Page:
It is not only their failing health and financial precariousness that they feel bitter about but also the way in which they have been treated by ‘the system’: the legal-medical apparatus through which they continually have to prove their disability and ill-health in order to be entitled to benefits while simultaneously finding that the same system has been slow to attend to their medical needs and has often exacerbated their condition through long waiting times or malpractice.

Interestingly, they do not attribute the ‘miscommunication’ they experienced in their encounters with medical practitioners to language difficulties or cultural differences, as is often assumed in the literature on intercultural health communication, but to racial and class discrimination. They see doctors taking sides with the state and with employers rather than with patients and feel that doctors’ priorities often are to save money rather than to heal.

The people we meet in Qureshi’s work are not cool transnationals belonging to two places but bitter patients who are alienated from two places. As such,

the men’s life histories serve to critique scholarly accounts of ‘space–time compression’ that privilege migrants’ cross-border mobility and exclude the slower paced and more localized lives of migrants who might be bound by material circumstance to one place, or to a stretching out of time in the present. (Qureshi 2012, p. 16f.)

 

*With a tip of the hat to Said, whose title ‘Wo ich sterbe ist meine Fremde’ I have been trying to translate/imitate.

ResearchBlogging.org QURESHI, KAVERI (2012). Pakistani labour migration and masculinity: industrial working life, the body and transnationalism Global networks DOI: 10.1111/j.1471-0374.2012.00362.x

Author Ingrid Piller

Dr Ingrid Piller is Professor of Applied Linguistics at Macquarie University, Sydney, Australia. Ingrid’s research expertise is in the fields of intercultural communication, bilingual education and the sociolinguistics of language learning and multilingualism in the contexts of migration and globalization.

More posts by Ingrid Piller
  • Alia Amir

    Dear Ingrid, Thank you for writing about Pakistani Diaspora community in Britain and introducing the work of Qureshi.This is an amazing post with insightful analyses. As you have written that few researchers look at the actual bodies on the move, definitely this is a pioneering work in the field of transnationalism and its complexities.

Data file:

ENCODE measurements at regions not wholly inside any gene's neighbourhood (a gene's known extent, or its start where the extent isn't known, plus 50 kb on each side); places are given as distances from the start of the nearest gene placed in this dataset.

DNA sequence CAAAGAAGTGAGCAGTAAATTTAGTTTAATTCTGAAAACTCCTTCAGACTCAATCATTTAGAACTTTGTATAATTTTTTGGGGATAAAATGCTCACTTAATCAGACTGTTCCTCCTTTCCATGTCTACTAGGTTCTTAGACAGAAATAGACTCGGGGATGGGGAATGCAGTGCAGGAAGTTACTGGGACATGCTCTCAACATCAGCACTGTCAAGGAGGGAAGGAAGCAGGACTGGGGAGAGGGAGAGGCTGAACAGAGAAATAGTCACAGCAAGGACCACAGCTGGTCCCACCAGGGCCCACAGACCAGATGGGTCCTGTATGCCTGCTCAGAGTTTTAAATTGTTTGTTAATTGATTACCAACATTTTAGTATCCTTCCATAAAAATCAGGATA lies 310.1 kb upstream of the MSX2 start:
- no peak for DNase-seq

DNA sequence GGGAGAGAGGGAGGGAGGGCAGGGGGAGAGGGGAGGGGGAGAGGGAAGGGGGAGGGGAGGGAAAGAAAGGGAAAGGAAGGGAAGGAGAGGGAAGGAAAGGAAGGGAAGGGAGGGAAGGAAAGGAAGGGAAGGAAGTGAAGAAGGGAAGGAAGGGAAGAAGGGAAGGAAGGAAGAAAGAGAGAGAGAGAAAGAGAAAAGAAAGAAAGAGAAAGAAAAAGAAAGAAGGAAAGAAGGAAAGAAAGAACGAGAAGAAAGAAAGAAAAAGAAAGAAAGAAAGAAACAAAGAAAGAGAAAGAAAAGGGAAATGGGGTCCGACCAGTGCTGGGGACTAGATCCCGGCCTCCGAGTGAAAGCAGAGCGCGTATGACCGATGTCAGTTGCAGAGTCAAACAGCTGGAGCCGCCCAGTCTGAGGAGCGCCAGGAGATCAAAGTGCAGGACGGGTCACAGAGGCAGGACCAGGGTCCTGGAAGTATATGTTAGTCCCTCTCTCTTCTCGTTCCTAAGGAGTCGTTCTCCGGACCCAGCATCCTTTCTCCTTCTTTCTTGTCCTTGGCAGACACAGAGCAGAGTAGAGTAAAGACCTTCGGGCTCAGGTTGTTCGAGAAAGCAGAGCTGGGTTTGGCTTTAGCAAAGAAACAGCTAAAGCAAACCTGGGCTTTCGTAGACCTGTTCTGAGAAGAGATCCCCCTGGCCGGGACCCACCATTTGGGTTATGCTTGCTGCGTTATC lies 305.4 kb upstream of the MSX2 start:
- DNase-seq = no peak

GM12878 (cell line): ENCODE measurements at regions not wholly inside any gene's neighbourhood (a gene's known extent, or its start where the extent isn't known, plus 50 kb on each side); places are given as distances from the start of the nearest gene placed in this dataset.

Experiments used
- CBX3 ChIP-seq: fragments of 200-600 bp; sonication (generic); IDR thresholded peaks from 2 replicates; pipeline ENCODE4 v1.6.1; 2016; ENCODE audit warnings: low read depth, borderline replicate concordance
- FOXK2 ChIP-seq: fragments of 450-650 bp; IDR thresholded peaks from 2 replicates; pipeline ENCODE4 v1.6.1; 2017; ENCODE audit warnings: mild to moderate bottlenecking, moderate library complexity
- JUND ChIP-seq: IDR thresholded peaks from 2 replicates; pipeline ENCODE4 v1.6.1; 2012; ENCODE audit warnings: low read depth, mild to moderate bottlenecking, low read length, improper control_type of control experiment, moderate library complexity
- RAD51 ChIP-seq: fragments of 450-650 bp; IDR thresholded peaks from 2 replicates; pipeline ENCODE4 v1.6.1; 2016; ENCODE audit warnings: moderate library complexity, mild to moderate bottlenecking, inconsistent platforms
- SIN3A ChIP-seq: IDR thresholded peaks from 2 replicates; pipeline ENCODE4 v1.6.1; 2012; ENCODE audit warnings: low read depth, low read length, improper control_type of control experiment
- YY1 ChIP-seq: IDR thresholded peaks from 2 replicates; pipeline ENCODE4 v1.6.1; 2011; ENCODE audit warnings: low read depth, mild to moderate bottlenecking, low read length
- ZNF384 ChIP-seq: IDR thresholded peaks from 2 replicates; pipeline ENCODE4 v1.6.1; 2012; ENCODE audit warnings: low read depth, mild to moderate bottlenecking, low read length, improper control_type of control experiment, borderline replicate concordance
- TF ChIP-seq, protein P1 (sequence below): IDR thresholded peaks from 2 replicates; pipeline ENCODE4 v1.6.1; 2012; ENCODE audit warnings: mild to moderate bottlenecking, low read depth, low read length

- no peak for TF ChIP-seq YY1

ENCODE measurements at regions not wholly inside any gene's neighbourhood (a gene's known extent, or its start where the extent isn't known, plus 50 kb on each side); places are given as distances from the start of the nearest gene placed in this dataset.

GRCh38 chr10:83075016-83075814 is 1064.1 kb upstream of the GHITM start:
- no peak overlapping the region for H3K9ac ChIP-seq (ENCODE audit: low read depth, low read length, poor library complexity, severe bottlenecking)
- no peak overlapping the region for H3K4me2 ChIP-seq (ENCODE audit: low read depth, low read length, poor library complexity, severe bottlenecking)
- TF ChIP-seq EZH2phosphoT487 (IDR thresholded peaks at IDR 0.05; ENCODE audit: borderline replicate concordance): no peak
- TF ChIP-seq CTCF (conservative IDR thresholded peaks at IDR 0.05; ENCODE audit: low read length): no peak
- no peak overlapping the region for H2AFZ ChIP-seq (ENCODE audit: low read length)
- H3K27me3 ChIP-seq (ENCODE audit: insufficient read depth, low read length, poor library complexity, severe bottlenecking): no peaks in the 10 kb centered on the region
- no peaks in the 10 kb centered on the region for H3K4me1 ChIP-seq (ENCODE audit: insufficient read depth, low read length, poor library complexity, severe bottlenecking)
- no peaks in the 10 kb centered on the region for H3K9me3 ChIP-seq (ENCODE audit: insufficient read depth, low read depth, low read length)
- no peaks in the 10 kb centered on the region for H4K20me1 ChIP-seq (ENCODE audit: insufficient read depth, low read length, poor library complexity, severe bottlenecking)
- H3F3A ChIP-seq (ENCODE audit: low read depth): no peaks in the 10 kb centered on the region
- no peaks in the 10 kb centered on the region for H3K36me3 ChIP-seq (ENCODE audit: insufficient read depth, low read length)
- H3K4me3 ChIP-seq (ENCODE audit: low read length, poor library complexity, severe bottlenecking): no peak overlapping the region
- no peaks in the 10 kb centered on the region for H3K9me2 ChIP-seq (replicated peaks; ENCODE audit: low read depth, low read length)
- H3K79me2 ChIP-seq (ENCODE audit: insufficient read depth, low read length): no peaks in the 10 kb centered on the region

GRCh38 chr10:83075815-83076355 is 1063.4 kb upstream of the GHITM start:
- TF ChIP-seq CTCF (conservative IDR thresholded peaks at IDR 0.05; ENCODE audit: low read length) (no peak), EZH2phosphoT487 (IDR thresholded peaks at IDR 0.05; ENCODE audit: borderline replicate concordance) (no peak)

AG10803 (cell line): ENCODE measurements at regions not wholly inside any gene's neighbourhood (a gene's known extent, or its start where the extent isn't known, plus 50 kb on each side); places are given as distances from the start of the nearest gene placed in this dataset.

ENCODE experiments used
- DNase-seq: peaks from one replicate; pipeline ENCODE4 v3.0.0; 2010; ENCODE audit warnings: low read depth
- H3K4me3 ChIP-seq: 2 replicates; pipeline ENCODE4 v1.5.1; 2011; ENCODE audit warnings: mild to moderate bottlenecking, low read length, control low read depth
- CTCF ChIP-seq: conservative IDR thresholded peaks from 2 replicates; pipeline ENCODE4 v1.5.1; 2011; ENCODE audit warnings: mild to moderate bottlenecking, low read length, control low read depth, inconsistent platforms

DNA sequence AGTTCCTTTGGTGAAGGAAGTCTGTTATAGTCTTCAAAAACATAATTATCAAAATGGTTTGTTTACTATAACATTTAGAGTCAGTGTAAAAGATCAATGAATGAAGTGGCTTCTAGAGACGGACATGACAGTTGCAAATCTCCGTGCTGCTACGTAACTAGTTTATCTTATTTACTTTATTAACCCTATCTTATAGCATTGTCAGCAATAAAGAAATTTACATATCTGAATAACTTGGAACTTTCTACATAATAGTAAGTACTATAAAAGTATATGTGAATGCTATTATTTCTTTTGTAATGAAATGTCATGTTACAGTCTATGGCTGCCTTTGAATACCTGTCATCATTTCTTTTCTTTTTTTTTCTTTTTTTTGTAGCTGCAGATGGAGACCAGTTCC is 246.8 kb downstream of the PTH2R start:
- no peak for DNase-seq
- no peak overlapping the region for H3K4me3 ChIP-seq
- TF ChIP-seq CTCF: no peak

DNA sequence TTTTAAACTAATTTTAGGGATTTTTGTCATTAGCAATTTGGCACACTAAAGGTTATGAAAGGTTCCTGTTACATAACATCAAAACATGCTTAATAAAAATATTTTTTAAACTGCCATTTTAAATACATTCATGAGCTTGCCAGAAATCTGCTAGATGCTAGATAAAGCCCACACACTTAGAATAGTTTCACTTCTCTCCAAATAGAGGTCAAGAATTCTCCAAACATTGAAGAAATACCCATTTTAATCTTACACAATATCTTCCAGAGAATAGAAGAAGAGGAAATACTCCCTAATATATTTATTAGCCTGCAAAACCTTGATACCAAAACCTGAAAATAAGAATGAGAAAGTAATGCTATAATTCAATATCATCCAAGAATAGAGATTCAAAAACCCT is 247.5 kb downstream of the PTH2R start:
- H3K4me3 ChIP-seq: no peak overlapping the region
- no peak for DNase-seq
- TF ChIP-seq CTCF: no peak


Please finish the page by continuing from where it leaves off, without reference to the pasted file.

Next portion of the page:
As a second generation Pakistani expatriate, this blog post is close to my heart as well 🙂

  • It is true that there is a lot of celebratory academic work/discourse (dare I say rhetoric?) out there about transnationals, transnationalism, the whole TRANS discourse, as in if only we could just transcend the current backwardness (especially nationalism), then we’d suddenly be in a hierarchy-free utopia, where, of course, we’d all speak English 😉

    And it is important to draw attention, scholarly, and critical, to those who are not enjoying the privilege of transnational identity, living, etc., as Quereshi clearly does.

    On the other hand, as critical as I am of un-critical celebration of transnational identity, the whole TRANS-everything discourse, and the lack of attention to the ways in which cultural, economic and educational privilege come so crucially into play in terms of people being able to enjoy the fruits of the “trans” or not, I also find it very appealing, and, frankly, agree with the criticisms of nationalism as largely backward, imprisoning, etc. And I know I’m not alone, in particular when it comes to others who, like me, are among the culturally and educationally privileged global academic elite, in sharing this view.

    I think the “trans” can stand as a laudable ideal, but we also must never lose sight of the fact that, in the end, there is never a total, and complete transcendence from the messy, unequal, contested web of human social life in which we’re all enmeshed.